Stepan Safarian reaffirmed the Zharangutyun (Heritage) party’s strong criticism of the ongoing negotiations between the HAK and President Serzh Sarkisian’s governing coalition.
“The Armenian National Congress, which was perceived to be an alternative to these authorities in 2008, today … cannot be regarded as such,” Safarian told journalists during a public debate with a pro-government lawmaker. “For alternatives exist in cases where there are alternative approaches and evaluations on many key issues.”
“One side writes up 80 pages [of written HAK arguments,] then the other asks for two weeks’ time to read them,” he said, ridiculing the dialogue. “Then the other side writes up 130 pages [of counterarguments,] after which they start praising each other.”
But Artak Zakarian, a parliament deputy from Sarkisian’s Republican Party of Armenia (HHK), defended the dialogue, saying that it is “working.” He argued that the negotiating parties need time to consider each other’s proposals and come up with counterarguments.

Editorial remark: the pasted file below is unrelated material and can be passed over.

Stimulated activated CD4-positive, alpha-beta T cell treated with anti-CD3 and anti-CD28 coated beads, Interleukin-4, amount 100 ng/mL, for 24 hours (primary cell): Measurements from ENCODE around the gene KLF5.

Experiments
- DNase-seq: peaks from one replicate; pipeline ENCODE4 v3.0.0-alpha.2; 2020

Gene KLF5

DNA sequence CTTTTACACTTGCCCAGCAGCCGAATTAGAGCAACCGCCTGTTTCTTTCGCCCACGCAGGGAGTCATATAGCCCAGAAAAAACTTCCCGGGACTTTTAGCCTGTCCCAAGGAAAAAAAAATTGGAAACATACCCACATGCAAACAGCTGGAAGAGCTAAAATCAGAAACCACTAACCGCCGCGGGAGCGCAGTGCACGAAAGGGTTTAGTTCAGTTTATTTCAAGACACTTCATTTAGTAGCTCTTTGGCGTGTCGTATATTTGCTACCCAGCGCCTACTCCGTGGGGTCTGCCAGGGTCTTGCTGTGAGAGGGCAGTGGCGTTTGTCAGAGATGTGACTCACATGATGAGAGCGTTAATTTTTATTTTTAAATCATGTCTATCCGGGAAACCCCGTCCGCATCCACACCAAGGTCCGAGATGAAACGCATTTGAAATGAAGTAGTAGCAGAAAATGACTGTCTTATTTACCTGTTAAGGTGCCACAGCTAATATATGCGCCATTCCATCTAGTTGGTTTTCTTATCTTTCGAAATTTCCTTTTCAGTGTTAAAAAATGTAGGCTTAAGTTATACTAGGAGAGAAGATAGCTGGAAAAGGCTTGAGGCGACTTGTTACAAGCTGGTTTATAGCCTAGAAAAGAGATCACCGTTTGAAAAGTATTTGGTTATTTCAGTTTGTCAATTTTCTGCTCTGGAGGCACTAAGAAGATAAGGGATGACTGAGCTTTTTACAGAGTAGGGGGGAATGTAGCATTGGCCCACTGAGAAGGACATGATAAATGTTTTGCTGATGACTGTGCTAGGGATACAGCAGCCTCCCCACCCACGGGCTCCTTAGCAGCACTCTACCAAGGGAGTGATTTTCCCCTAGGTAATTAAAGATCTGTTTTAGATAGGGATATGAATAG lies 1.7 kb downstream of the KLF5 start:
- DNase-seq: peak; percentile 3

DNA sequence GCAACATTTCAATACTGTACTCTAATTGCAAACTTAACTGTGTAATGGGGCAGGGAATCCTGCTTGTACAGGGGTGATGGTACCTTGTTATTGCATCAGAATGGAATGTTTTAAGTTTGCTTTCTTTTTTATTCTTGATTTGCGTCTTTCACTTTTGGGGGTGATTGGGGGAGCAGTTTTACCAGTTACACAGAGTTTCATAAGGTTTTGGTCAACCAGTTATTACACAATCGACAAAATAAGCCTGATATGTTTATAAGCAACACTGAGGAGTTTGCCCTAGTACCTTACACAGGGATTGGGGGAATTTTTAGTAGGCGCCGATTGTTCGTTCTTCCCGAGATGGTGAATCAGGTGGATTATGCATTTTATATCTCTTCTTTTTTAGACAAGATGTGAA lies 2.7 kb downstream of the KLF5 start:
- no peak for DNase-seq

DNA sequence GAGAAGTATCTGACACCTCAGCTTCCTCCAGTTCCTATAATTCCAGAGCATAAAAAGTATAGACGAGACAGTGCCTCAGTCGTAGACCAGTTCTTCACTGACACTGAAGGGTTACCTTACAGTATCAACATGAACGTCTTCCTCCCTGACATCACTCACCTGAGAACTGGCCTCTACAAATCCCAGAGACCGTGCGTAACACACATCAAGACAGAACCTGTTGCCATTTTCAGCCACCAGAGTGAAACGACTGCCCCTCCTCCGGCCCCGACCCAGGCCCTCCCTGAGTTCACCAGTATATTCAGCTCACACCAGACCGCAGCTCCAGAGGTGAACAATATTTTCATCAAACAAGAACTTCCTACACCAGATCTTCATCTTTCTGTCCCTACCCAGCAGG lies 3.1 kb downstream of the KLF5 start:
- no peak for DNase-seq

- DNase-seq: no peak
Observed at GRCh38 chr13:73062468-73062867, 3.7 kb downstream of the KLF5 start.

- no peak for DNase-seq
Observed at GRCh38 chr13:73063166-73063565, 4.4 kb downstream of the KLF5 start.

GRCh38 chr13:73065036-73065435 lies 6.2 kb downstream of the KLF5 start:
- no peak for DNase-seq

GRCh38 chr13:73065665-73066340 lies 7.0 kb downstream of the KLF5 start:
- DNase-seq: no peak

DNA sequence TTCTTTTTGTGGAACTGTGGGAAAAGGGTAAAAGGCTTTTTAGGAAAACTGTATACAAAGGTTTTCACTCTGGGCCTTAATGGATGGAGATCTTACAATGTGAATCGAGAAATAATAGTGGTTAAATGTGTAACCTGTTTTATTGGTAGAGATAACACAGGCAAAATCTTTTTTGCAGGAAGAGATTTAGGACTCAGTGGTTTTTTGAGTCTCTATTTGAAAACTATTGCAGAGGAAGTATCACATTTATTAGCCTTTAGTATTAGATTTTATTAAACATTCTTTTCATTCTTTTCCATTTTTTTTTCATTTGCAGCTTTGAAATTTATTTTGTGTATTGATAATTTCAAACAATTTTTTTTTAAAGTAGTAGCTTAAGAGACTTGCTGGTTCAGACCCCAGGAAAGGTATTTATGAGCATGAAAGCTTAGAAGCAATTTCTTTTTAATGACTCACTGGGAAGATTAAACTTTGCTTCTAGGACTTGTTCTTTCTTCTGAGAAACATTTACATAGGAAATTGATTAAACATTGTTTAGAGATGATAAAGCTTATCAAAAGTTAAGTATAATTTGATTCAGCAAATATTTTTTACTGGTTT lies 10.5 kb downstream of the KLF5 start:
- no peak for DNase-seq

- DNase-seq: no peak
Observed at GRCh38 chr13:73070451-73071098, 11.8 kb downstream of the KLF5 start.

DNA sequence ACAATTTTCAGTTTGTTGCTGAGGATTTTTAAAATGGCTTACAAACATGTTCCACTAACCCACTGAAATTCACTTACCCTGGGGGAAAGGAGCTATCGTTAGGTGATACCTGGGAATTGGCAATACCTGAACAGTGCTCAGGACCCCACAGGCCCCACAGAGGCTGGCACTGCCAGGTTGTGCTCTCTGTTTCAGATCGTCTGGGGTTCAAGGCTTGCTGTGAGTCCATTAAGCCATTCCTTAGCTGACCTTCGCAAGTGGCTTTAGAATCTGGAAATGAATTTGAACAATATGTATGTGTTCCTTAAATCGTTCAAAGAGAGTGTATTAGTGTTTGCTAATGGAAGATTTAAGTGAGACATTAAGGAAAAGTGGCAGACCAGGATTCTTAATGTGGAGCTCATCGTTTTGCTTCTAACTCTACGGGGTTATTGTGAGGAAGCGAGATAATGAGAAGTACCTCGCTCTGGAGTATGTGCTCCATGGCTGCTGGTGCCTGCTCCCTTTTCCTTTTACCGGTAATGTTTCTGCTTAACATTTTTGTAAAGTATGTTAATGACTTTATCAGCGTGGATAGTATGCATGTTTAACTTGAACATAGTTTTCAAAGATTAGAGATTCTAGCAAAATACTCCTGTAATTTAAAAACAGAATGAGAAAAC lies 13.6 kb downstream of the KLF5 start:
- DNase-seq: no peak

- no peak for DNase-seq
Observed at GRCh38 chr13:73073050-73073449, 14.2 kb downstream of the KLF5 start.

The HAK says that the main purpose of the dialogue is to force the Sarkisian administration to call fresh presidential and parliamentary elections. The alliance led by former President Levon Ter-Petrosian has threatened to launch a campaign of “civil disobedience” if the authorities continue to reject its key demand.
Zharangutyun as well as the Armenian Revolutionary Federation (Dashnaktsutyun), the other major opposition party represented in parliament, dismiss these statements. They claim that the talk of snap polls is a smokescreen for the HAK’s readiness to cut secret deals with Sarkisian.
Ter-Petrosian has repeatedly condemned these verbal attacks. He and his associates have also said that the HAK is the country’s only genuine opposition force.